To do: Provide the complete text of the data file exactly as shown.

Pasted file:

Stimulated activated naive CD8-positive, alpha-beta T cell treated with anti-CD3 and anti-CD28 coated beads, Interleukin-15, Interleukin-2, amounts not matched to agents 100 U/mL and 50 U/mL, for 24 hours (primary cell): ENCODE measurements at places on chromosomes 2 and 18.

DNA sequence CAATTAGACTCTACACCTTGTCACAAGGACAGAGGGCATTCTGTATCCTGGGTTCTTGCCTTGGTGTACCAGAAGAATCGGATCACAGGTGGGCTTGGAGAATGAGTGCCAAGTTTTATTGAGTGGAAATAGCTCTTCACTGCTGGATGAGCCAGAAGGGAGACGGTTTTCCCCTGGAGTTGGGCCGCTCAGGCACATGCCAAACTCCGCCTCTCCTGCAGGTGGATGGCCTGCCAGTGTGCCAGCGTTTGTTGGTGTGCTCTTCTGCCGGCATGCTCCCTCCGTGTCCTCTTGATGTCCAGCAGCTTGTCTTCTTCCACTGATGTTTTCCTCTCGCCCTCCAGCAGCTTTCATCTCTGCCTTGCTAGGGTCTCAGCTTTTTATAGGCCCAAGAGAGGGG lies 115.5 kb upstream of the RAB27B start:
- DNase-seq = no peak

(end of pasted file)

Stimulated activated naive CD8-positive, alpha-beta T cell treated with anti-CD3 and anti-CD28 coated beads, Interleukin-15, Interleukin-2, amounts not matched to agents 100 U/mL and 50 U/mL, for 24 hours (primary cell): ENCODE measurements at places on chromosomes 2 and 18.

DNA sequence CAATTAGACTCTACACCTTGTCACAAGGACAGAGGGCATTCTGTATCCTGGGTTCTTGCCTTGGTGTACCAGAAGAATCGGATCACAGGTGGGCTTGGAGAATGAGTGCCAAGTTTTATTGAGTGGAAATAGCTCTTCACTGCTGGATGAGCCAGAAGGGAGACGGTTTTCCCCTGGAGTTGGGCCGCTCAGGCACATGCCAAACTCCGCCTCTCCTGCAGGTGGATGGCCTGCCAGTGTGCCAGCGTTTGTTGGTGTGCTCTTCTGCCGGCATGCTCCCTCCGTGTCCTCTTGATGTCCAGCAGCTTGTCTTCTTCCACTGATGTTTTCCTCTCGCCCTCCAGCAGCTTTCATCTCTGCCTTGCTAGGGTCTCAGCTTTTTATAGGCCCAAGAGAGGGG lies 115.5 kb upstream of the RAB27B start:
- DNase-seq = no peak